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Gamma Knife Surgery For Malignant Glioma
What you should know
Gamma knife surgery for malignant glioma uses radiation to remove a tumor in the brain.
Care AgreementYou have the right to help plan your care. Learn about your health condition and how it may be treated. Discuss treatment options with your caregivers to decide what care you want to receive. You always have the right to refuse treatment.
You may need open brain surgery if problems occur during gamma knife surgery. Your brain, eyes, bones, blood vessels, or nerves may get damaged during surgery. Radiation may cause nausea, vomiting, skin or blood problems, or seizures. Surgery may not completely remove your tumor, or your tumor may come back. You may get a blood clot in your leg or arm. This may become life-threatening.
The week before your surgery:
- Write down the correct date, time, and location of your surgery.
- Arrange a ride home. Ask a family member or friend to drive you home after your surgery or procedure. Do not drive yourself home.
- Ask your caregiver if you need to stop using aspirin or any other prescribed or over-the-counter medicine before your procedure or surgery.
- Bring your medicine bottles or a list of your medicines when you see your caregiver. Tell your caregiver if you are allergic to any medicine. Tell your caregiver if you use any herbs, food supplements, or over-the-counter medicine.
- You may need blood tests before surgery. You may also need a CT scan, MRI, chest x-ray, and an ECG. Talk to your healthcare provider about these or other tests you may need. Write down the date, time, and location for each test.
The night before your surgery:
- Ask caregivers about directions for eating and drinking.
- You may be given medicine to help you sleep.
The day of your surgery:
- Ask your caregiver before you take any medicine on the day of your surgery. Bring a list of all the medicines you take, or your pill bottles, with you to the hospital. Caregivers will check that your medicines will not interact poorly with the medicine you need for surgery.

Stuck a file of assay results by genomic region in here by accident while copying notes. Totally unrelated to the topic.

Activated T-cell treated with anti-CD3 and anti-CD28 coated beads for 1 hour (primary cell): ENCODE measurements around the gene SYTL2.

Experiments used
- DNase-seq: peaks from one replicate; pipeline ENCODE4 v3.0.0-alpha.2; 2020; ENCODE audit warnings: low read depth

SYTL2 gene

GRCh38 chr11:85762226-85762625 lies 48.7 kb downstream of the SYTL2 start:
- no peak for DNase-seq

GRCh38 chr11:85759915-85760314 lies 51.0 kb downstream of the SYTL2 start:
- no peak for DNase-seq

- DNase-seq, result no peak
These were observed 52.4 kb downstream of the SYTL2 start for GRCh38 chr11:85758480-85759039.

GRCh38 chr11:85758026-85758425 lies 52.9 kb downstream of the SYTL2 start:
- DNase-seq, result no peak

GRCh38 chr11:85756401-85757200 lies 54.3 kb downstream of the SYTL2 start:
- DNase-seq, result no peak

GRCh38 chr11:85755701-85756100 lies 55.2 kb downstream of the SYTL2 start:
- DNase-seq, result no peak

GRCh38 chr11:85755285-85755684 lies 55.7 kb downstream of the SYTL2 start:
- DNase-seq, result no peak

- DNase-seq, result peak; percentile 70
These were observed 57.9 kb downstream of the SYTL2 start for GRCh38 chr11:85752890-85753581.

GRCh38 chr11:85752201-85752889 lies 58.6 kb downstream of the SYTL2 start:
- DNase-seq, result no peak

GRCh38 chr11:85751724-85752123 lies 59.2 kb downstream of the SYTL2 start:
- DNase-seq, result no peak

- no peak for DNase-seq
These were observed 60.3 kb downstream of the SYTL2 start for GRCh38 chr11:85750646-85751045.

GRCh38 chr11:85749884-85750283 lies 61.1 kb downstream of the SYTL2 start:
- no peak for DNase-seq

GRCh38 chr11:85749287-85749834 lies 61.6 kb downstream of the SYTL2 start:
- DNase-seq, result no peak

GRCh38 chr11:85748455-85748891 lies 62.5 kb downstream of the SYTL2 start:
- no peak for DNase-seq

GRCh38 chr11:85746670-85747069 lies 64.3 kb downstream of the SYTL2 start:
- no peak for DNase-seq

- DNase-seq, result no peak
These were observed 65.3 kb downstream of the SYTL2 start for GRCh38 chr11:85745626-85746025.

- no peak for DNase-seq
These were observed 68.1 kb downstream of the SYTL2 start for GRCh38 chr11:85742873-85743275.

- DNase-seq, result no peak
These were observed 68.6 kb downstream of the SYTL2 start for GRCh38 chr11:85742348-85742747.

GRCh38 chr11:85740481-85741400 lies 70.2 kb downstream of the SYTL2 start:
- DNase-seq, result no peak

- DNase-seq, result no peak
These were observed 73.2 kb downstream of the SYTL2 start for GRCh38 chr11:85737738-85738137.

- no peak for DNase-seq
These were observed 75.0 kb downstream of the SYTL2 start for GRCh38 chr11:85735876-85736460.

- You or a close family member will be asked to sign a legal document called a consent form. It gives caregivers permission to do the procedure or surgery. It also explains the problems that may happen, and your choices. Make sure all your questions are answered before you sign this form.
- Caregivers may insert an intravenous tube (IV) into your vein. A vein in the arm is usually chosen. Through the IV tube, you may be given liquids and medicine.
- An anesthesiologist will talk to you before your surgery. You may need medicine to keep you asleep or numb an area of your body during surgery. Tell caregivers if you or anyone in your family has had a problem with anesthesia in the past.
What will happen:
Your healthcare provider will inject local anesthesia in the areas of your head where the head frame will be placed. The head frame will be attached to a helmet placed over your head. A computer will show pictures of your brain to your healthcare provider. When your surgery starts, the bed you are lying on will be moved inside the treatment hood. Your healthcare provider will use the computer to aim beams of radiation into the holes of the helmet. These beams will pass through your skull and brain until they reach your tumor. After treatment, your bed will be moved out of the hood. The head frame and helmet will be removed.
After your surgery:
You will be taken to a room to rest until you are fully awake. You will be monitored closely for any problems. Do not get out of bed until your healthcare provider says it is okay. You will then be able to go home or be taken to your hospital room.
Contact a caregiver if
- You cannot make it to your surgery.
- You have a fever.
- You get a cold or the flu.
- You have questions or concerns about your surgery.
Seek Care Immediately if
- You have a sudden, severe headache.
- You have trouble seeing, breathing, speaking, or thinking clearly.
- You passed out or had a seizure.
- Your face is getting numb or you cannot move your arms or legs.
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The above information is an educational aid only. It is not intended as medical advice for individual conditions or treatments. Talk to your doctor, nurse or pharmacist before following any medical regimen to see if it is safe and effective for you.